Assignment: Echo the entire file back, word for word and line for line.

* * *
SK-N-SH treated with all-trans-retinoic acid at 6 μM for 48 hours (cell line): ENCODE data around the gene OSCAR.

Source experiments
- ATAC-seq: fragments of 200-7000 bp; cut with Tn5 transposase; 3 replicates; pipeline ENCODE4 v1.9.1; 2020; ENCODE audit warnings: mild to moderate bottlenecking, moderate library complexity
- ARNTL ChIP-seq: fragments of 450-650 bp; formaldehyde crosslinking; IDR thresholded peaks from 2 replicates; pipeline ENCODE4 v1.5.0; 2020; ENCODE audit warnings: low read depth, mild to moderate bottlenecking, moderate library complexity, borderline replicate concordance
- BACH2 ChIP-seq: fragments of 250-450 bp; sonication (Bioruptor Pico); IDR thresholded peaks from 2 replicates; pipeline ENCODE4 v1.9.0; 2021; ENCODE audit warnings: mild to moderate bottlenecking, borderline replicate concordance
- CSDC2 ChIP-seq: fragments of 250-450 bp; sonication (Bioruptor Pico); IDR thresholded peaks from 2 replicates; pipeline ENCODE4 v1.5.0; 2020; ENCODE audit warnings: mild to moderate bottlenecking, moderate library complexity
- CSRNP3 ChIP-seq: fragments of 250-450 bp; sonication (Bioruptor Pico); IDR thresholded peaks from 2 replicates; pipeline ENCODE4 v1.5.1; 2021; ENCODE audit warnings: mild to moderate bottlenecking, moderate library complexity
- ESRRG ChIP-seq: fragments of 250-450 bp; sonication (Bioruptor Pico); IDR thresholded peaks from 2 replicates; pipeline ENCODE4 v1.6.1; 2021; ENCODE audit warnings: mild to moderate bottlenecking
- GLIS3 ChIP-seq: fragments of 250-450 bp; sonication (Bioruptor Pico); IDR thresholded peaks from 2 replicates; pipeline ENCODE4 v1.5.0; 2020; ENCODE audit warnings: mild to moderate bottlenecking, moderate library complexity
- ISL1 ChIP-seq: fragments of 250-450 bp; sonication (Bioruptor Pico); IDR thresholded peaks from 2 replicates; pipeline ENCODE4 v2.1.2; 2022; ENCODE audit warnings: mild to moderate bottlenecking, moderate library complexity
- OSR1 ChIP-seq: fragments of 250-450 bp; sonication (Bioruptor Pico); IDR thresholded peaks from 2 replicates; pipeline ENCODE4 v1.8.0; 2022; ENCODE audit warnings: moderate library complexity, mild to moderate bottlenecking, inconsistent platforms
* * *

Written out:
SK-N-SH treated with all-trans-retinoic acid at 6 μM for 48 hours (cell line): ENCODE data around the gene OSCAR.

Source experiments
- ATAC-seq: fragments of 200-7000 bp; cut with Tn5 transposase; 3 replicates; pipeline ENCODE4 v1.9.1; 2020; ENCODE audit warnings: mild to moderate bottlenecking, moderate library complexity
- ARNTL ChIP-seq: fragments of 450-650 bp; formaldehyde crosslinking; IDR thresholded peaks from 2 replicates; pipeline ENCODE4 v1.5.0; 2020; ENCODE audit warnings: low read depth, mild to moderate bottlenecking, moderate library complexity, borderline replicate concordance
- BACH2 ChIP-seq: fragments of 250-450 bp; sonication (Bioruptor Pico); IDR thresholded peaks from 2 replicates; pipeline ENCODE4 v1.9.0; 2021; ENCODE audit warnings: mild to moderate bottlenecking, borderline replicate concordance
- CSDC2 ChIP-seq: fragments of 250-450 bp; sonication (Bioruptor Pico); IDR thresholded peaks from 2 replicates; pipeline ENCODE4 v1.5.0; 2020; ENCODE audit warnings: mild to moderate bottlenecking, moderate library complexity
- CSRNP3 ChIP-seq: fragments of 250-450 bp; sonication (Bioruptor Pico); IDR thresholded peaks from 2 replicates; pipeline ENCODE4 v1.5.1; 2021; ENCODE audit warnings: mild to moderate bottlenecking, moderate library complexity
- ESRRG ChIP-seq: fragments of 250-450 bp; sonication (Bioruptor Pico); IDR thresholded peaks from 2 replicates; pipeline ENCODE4 v1.6.1; 2021; ENCODE audit warnings: mild to moderate bottlenecking
- GLIS3 ChIP-seq: fragments of 250-450 bp; sonication (Bioruptor Pico); IDR thresholded peaks from 2 replicates; pipeline ENCODE4 v1.5.0; 2020; ENCODE audit warnings: mild to moderate bottlenecking, moderate library complexity
- ISL1 ChIP-seq: fragments of 250-450 bp; sonication (Bioruptor Pico); IDR thresholded peaks from 2 replicates; pipeline ENCODE4 v2.1.2; 2022; ENCODE audit warnings: mild to moderate bottlenecking, moderate library complexity
- OSR1 ChIP-seq: fragments of 250-450 bp; sonication (Bioruptor Pico); IDR thresholded peaks from 2 replicates; pipeline ENCODE4 v1.8.0; 2022; ENCODE audit warnings: moderate library complexity, mild to moderate bottlenecking, inconsistent platforms